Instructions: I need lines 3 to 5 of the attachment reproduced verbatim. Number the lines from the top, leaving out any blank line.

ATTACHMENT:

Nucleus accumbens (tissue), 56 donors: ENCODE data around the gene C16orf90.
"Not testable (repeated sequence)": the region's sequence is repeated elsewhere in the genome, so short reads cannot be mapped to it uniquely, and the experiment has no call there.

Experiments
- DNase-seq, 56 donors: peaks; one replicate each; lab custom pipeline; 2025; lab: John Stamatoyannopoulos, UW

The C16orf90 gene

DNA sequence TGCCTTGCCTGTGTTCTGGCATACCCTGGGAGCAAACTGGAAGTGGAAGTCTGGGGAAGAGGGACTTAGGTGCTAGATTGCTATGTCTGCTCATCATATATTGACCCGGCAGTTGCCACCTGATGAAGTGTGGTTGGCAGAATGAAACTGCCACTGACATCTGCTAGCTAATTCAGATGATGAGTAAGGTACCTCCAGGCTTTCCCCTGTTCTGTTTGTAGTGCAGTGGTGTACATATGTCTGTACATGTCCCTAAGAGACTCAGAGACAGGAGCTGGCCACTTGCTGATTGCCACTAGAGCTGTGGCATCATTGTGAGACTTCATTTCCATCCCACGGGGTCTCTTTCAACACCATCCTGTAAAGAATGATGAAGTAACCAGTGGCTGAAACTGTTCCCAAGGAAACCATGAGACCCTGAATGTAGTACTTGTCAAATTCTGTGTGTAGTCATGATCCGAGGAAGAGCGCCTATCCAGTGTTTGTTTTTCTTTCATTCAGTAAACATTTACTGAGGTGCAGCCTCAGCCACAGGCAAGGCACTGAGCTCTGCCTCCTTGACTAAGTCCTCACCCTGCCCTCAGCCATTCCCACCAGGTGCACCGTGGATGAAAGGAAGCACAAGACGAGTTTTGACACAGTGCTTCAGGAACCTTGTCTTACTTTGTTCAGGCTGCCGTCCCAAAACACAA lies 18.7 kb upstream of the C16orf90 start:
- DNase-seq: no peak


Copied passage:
Experiments
- DNase-seq, 56 donors: peaks; one replicate each; lab custom pipeline; 2025; lab: John Stamatoyannopoulos, UW

The C16orf90 gene